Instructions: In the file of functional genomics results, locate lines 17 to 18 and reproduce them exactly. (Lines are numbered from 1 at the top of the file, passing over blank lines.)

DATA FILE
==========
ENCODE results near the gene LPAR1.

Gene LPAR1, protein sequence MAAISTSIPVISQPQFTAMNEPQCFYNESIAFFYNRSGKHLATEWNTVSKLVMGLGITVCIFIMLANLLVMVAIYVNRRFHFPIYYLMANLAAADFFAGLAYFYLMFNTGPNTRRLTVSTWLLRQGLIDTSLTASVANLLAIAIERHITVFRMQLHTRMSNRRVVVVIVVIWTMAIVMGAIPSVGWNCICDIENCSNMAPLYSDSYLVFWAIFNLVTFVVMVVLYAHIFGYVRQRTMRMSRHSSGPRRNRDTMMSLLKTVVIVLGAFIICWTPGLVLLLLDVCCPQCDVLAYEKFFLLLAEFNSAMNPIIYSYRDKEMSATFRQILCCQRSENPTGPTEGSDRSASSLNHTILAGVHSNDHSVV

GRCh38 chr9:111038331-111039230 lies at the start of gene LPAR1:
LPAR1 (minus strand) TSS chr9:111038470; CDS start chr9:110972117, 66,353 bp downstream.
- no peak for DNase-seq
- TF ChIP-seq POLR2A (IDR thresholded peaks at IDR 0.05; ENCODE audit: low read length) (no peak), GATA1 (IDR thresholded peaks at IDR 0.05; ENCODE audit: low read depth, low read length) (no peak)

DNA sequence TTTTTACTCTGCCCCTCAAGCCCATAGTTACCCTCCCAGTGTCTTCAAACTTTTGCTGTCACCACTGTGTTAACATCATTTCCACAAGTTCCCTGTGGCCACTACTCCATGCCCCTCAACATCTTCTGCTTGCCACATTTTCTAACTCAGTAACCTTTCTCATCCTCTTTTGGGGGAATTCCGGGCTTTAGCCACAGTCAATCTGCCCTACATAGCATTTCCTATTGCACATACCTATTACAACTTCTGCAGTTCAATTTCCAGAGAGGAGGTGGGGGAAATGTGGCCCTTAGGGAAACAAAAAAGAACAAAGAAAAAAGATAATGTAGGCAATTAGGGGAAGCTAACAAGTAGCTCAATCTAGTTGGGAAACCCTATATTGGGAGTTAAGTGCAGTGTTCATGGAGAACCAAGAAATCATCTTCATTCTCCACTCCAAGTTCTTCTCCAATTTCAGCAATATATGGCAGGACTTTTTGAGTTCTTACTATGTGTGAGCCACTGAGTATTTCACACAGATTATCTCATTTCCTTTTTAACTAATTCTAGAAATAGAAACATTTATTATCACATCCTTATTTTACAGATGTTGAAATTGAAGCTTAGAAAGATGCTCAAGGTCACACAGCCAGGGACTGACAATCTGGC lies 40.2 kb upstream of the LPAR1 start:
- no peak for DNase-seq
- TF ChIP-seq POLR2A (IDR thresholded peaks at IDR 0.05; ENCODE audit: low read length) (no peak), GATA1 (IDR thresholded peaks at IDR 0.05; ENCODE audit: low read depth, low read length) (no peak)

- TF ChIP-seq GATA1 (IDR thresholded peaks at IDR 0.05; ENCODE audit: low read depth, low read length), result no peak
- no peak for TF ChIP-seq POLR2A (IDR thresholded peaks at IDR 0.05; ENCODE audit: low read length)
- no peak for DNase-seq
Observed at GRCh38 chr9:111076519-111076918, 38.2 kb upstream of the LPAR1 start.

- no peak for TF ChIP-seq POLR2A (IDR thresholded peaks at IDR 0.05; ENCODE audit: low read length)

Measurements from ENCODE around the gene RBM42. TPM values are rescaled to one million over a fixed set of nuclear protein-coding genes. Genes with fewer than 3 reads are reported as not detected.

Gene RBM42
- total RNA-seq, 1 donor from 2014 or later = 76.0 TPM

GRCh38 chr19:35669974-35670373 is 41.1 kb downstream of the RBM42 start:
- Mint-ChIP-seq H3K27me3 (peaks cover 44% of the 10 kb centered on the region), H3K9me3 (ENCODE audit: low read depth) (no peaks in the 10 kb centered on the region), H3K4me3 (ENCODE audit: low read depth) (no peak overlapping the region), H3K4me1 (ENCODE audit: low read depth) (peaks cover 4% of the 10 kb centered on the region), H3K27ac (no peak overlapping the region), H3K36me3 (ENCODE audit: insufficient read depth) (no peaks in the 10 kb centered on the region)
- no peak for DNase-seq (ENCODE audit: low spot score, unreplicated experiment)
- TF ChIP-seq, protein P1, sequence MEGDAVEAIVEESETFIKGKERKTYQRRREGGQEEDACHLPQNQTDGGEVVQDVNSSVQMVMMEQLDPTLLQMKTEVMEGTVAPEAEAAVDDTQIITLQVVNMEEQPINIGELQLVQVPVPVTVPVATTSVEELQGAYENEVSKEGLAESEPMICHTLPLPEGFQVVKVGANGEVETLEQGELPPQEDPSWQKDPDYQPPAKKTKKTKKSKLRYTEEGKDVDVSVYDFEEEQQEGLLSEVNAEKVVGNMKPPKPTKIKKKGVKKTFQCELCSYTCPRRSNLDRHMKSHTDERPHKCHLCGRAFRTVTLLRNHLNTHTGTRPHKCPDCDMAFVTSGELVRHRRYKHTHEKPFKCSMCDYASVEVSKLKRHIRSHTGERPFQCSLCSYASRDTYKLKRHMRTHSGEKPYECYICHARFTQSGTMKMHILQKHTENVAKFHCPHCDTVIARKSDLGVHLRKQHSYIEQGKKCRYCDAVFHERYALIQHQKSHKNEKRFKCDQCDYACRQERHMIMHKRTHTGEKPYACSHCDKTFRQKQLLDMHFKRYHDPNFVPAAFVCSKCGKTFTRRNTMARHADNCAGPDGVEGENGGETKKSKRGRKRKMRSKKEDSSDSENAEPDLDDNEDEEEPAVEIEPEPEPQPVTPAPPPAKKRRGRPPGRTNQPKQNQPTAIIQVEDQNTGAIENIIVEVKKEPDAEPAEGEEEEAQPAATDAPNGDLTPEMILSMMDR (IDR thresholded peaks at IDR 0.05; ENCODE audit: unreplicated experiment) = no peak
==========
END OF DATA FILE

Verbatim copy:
- total RNA-seq, 1 donor from 2014 or later = 76.0 TPM

GRCh38 chr19:35669974-35670373 is 41.1 kb downstream of the RBM42 start: